While most dogs can enjoy a specific toy during playtime, other dogs develop an unhealthy obsession with an object that needs to be addressed. Encountering a dog that shows signs of obsessive behavior is quite a common occurrence.
Does your dog simply love playing with their toy, or have they actually developed an obsession? A well-balanced dog will play with other objects and can easily be pulled away or distracted, whereas an obsessive dog seems to go into a trance-like state while playing with their favorite toy, and may even show signs of anxiety when they are separated from it.
All dogs, like humans, are extremely different with varying personalities. While some are fun-loving and playful, others are more laid back and enjoy cuddling up on the couch. Additionally, there are some that are more on the neurotic side. Often times, pet owners will “work around” or simply dismiss the neurotic behaviors of their dog as it can be easier than addressing the cause of these quirks. A common neurotic response is object-fixation. You can recognize an unhealthy fixation through observing some of the physical signs of an object-obsessed dog, including: glazed eyes, stiffening of the body, or fixated pupils. Obsessive dogs may whine when separated from their favorite object or even show signs of aggression when a human or other dog tries to approach them.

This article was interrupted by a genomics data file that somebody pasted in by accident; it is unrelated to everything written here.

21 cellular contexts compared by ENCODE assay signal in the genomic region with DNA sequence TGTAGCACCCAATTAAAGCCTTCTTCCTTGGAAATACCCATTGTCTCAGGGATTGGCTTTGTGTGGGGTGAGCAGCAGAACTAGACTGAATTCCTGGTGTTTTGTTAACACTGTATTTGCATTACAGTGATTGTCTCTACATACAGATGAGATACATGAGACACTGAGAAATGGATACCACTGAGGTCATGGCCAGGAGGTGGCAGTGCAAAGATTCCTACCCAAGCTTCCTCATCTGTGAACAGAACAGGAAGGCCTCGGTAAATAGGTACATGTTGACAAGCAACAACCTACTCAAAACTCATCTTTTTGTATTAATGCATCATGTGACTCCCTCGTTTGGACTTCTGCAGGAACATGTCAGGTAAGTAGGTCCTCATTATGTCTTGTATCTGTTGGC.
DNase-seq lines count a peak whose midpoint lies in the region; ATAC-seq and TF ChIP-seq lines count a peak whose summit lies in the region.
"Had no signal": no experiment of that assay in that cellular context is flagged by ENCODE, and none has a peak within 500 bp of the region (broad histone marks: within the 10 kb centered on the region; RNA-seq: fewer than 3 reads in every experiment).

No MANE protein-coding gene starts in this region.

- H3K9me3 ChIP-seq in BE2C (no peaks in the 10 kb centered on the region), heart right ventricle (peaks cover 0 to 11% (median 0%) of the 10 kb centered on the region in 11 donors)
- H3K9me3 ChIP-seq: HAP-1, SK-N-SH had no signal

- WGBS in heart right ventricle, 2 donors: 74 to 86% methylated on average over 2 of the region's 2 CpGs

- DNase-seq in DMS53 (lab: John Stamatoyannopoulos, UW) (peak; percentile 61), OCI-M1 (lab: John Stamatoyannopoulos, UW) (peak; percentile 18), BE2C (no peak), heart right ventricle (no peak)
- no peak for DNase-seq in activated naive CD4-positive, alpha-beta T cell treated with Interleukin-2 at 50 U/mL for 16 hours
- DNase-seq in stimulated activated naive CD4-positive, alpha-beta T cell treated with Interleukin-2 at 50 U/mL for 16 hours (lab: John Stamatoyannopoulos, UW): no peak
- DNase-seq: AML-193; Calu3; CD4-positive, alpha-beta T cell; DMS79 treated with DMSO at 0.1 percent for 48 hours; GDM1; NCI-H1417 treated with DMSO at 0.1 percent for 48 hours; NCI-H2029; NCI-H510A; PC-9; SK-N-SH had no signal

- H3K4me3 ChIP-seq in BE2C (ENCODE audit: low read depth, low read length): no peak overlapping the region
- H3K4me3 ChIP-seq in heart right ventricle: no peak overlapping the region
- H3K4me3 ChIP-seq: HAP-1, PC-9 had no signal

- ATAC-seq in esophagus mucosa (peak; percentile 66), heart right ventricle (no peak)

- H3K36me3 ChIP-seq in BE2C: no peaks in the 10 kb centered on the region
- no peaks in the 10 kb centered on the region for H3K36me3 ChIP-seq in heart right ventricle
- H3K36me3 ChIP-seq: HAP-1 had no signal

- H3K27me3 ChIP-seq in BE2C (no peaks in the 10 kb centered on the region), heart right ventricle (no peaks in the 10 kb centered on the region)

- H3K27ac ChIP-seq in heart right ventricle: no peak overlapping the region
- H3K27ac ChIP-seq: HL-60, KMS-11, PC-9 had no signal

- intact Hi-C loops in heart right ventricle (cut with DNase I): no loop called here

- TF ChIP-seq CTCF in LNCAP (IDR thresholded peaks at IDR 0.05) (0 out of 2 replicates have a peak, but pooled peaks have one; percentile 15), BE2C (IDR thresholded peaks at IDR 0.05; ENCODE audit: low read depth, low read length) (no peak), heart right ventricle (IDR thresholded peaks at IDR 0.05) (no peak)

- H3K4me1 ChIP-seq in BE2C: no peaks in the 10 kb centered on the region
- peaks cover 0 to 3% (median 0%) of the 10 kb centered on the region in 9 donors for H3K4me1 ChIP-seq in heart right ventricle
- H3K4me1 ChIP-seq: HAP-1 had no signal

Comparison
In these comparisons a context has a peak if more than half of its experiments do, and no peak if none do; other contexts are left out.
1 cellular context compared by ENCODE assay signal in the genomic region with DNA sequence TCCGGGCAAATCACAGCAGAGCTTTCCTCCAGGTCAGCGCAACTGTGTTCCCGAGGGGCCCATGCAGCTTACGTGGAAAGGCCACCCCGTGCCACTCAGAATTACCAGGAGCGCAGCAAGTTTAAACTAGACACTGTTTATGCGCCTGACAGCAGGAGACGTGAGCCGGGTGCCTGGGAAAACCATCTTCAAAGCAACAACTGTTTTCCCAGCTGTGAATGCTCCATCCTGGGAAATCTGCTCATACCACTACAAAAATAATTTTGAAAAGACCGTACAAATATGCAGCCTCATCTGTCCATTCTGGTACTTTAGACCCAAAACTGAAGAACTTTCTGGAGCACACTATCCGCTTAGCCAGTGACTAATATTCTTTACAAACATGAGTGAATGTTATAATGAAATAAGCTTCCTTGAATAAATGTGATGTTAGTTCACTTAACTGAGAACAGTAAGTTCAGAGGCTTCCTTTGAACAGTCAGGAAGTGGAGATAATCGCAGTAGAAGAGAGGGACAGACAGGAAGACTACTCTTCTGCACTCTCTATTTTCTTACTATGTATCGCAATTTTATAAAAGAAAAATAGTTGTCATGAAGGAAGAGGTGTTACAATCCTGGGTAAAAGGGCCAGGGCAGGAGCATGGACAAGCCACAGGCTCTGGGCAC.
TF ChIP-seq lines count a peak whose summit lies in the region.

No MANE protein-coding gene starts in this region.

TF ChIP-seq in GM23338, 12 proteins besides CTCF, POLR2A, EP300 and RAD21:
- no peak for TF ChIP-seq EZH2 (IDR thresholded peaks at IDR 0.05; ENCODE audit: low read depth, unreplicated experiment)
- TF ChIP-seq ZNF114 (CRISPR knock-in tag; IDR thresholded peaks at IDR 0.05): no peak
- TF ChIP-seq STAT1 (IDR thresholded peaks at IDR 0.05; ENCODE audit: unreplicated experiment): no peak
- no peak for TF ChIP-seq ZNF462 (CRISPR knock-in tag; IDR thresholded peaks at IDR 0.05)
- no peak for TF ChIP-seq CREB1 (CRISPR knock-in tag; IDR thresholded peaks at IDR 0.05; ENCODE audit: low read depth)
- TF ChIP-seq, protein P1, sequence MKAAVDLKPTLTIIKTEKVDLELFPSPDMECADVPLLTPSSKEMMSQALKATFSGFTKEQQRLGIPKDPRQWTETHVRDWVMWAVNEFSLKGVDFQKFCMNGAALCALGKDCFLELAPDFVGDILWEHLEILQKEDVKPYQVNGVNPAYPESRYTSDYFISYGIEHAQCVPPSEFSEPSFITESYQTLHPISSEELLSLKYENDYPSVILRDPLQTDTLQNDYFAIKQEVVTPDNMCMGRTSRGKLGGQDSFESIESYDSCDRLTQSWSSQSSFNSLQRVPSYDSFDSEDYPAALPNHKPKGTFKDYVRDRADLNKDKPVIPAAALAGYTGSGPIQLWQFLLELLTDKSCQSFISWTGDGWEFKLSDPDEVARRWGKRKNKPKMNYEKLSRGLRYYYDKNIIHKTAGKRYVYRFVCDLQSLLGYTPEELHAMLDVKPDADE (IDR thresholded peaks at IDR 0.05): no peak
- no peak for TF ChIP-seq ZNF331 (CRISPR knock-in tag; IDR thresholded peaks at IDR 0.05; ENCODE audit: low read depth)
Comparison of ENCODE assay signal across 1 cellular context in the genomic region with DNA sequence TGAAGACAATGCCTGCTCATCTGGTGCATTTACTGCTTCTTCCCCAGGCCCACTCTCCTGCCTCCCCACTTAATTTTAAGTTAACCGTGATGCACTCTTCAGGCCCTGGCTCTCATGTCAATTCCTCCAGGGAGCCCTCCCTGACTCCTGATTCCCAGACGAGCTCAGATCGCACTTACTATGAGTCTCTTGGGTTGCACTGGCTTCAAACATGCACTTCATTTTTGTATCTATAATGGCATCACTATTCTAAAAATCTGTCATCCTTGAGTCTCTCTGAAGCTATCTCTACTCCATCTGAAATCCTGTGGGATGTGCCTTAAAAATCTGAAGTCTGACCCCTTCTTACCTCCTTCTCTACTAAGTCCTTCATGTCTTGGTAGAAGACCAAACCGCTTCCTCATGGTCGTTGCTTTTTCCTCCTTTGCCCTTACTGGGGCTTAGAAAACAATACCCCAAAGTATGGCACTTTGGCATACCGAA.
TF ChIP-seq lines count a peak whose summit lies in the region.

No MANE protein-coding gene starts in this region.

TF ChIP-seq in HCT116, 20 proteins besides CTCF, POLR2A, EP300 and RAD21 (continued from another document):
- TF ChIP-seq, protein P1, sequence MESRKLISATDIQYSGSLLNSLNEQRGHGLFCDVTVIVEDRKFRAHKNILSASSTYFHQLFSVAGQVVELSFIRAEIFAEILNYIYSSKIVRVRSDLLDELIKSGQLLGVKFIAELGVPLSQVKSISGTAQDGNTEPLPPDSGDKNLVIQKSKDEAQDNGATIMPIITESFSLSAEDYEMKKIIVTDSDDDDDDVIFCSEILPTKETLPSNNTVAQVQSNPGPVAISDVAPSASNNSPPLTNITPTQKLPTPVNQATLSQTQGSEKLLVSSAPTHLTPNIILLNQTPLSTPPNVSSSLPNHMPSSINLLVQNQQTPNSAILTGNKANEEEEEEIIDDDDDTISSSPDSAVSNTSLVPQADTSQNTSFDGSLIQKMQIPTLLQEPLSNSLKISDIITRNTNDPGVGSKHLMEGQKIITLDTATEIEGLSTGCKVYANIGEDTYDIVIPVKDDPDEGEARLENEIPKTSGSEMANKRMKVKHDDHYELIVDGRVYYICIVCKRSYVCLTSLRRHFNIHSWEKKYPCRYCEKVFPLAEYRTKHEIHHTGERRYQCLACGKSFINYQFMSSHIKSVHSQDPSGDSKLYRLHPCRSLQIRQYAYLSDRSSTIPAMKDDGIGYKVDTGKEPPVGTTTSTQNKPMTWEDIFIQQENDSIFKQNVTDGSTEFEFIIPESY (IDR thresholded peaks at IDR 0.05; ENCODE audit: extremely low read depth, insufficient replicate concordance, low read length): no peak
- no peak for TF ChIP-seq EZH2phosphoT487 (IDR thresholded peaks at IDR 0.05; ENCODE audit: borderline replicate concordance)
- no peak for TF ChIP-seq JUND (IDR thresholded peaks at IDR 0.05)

It is common for dogs with an abundance of energy to develop obsessive behaviors. If they are not shown the appropriate outlet to release their energy, they might develop an obsession out of boredom. Providing a dog with structure and exercise will help to dramatically reduce their obsessive tendencies.
To overcome an object obsession, a dog owner must learn to set boundaries. With the help of the professional dog trainers at Sarasota Dog Wizard, you can learn how to successfully start and end playtime sessions for your pet, so that they understand when it is time to separate from the favorite toy. The concept of creating boundaries and rules for playtime can reduce the obsessive behavioral responses. If a dog is separated from the object and given other stimuli to distract their mind, they will eventually learn to associate the object only with playtime.
Ignoring your dog’s obsession can be a big mistake. A dog that is permitted to continue their obsessive tendencies may develop even worse behavioral issues over time. Obsession can manifest into aggression. Behavioral modification is necessary to help overcome your dog’s obsession and improve their frame of mind.